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Clarity needed as trust deficit widens between Cambodia and Asean ally over ‘MS Westerdam’

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Passengers disembarking from the ‘MS Westerdam’ when it was docked in Sihanoukville. KT/Chor Sokunthea

Cambodian Prime Minister Hun Sen last week expressed his disappointment with Malaysia over the irregularity of testing the 83-years old US passenger of the MS Westerdam cruise ship.

After the women was tested positive for Covid-19, all passengers and crew members were banned from transiting in some countries in Southeast Asia. The destination countries also applied 14-days quarantine policy on them. The repatriation process was delayed for a week.

Some news outlets and analysts predicted doom and gloom and that an outbreak of Covid-19 in Cambodia was now inevitable, if it had not happened already. The outlawed opposition leaders joined in the chorus of doomday preachers by accusing the Cambodian government for complacency and irresponsibility.

The reversal of findings after extensive treatment and testing over a 72-hour period of the said patient, an 83 year US woman which revealed to be negative laid moot the earlier test by the Malaysian health ministry which was significant, financially, politically and psychologically.

This was not only felt in Cambodia but across the world as nations scrambled to locate passengers who had returned home to instruct them to go into a 14-day self isolation mode while several of Cambodia’s Asean neighbours banned the entry of any of Westerdam’s passengers, even though the preliminary findings of the Malaysian health authority came into dispute the moment it was announced.

Mr Hun Sen also encouraged people to read the Facebook Post of Mr Jean-Francois Tain, the head of the Khmer service of Radio France International, which reads that, “Finally, it is proven that the American women passenger of the Westerdam cruise ship is free from the novel coronavirus,”.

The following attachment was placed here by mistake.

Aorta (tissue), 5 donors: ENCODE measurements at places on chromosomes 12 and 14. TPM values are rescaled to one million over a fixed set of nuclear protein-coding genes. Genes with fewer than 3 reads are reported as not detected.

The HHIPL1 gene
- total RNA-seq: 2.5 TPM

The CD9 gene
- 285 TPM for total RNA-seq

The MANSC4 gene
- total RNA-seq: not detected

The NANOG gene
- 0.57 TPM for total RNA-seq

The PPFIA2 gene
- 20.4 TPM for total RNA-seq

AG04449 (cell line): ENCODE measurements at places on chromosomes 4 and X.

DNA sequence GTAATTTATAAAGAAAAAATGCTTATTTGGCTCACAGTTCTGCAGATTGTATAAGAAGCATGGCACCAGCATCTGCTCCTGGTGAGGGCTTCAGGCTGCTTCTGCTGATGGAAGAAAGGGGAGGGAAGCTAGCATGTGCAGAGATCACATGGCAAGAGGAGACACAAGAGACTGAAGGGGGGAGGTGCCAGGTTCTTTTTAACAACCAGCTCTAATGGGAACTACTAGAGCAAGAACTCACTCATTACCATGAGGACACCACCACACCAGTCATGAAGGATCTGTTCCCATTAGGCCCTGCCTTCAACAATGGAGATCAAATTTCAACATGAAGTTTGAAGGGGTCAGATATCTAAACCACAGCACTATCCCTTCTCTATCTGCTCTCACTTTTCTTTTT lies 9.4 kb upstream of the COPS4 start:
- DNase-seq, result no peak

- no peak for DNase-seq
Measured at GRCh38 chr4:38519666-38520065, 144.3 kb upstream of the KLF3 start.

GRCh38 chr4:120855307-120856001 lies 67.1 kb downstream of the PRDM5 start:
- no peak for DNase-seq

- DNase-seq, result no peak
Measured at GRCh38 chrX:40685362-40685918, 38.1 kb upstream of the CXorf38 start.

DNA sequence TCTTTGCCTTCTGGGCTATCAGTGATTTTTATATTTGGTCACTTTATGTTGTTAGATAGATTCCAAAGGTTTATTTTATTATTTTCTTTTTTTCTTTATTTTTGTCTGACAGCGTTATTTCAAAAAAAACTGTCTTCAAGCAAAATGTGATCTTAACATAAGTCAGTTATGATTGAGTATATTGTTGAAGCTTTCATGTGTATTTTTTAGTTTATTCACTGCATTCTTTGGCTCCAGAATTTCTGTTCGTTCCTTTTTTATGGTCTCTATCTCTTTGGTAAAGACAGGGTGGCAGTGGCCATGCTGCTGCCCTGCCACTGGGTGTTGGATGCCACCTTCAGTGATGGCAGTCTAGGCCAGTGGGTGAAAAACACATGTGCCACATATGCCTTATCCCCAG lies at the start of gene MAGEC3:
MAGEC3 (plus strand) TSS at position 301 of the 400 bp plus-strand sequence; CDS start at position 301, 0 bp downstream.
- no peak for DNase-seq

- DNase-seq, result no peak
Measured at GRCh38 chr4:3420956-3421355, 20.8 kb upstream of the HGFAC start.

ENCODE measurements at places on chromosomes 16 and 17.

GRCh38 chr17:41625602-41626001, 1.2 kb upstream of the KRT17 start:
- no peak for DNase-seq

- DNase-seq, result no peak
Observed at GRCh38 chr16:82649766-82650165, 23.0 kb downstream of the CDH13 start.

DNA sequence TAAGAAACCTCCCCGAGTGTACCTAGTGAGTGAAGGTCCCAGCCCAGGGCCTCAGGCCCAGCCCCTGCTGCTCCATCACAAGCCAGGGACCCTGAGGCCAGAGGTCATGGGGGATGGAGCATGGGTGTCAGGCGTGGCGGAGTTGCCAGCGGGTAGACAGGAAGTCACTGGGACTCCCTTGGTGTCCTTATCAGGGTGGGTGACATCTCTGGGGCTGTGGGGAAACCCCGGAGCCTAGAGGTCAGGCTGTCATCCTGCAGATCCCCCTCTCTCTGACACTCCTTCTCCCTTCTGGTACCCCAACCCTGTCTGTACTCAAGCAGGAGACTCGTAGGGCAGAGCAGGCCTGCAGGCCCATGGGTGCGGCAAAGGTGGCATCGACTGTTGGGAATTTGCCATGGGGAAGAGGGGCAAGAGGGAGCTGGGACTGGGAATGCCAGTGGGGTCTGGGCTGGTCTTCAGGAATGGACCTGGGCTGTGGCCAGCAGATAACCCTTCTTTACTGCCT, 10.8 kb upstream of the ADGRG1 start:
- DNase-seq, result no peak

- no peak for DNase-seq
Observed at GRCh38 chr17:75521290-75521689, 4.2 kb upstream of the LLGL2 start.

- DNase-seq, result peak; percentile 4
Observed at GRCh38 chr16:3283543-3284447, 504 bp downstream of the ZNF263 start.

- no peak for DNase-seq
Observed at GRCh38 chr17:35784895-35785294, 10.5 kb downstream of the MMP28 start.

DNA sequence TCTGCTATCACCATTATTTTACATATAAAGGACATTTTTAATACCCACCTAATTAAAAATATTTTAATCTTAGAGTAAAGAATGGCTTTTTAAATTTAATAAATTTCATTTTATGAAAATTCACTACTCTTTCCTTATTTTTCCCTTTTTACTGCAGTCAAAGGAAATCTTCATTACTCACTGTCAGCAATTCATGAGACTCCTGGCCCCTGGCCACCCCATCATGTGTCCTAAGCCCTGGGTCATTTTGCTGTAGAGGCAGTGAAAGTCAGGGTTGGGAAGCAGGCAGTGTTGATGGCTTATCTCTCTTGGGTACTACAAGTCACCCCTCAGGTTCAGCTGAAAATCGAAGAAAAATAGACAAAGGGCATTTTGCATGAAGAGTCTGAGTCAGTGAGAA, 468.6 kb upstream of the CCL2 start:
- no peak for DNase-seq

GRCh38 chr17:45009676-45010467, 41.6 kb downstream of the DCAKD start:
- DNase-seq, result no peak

On Feb 22, the Ministry of Health of Malaysia issued a press statement which confirmed that the US women was tested negative after two appraisals.

Prior to that, after the Feb 15 finding, both health ministers even spoke on the phone. So where, how and why did it go wrong? This has to be explained to mend broken diplomatic fences.

After the news on the 22nd, the destination countries started removing or loosening the quarantine requirements. By then most passengers had already returned home, thanks to other countries and airliners that took on a more humanitarian approach.

The bilateral relations between Cambodia and Malaysia have been at odds over several issues. In November last year, the ruling party of Malaysia hosted the leaders of the outlawed opposition party, who tried to provoke a people’s uprising in Cambodia.

This recent incident added more questions to the bilateral relationship. This trust deficit must be resolved in the quickest manner possible and language used must also be more diplomatic and cultured in nature as both the prime ministers of Malaysia and Cambodia have had built a decades-long tested and trusted relationship.

This, however, began to unravel with the nature of Malaysia’s current ruling government which comprises a number of parties which joined together to form a coalition. This was probably the reason why the November 2019 incident involving the entry of Sam Rainsy into Malaysia and his subsequent VIP treatment in certain quarters within the ruling government had to be appeased.

The two leaders, should have picked up the telephone and spoken to each other because they are no strangers to the styles of each other and what turned out to be a major storm in a tea cup could have been a mere ripple.

Malaysia, on its part, could have explained all the processes it did in its statement dated Feb 22 on Feb 15, at least the part referring to the treatment processes.

That was left vague and, when it did come, it came at a time when the world had concluded that the 83-year-old woman did not have COVID-19.

Exactly who is wrong and who is right is hard to conclude given the fact that Malaysia is alone while the United States’ Centre for Disease Control and Prevention (CDC) and The Australian Health Protection Principal Committee (AHPPC) have both put the Malaysian findings into disarray.

Clarity must be established and relations rebuilt, especially with news that former opposition firebrand Mu Sochua was reportedly allowed to enter Malaysia again on Saturday, surfacing yesterday.

Another storm in the teacup may just erupt yet again.

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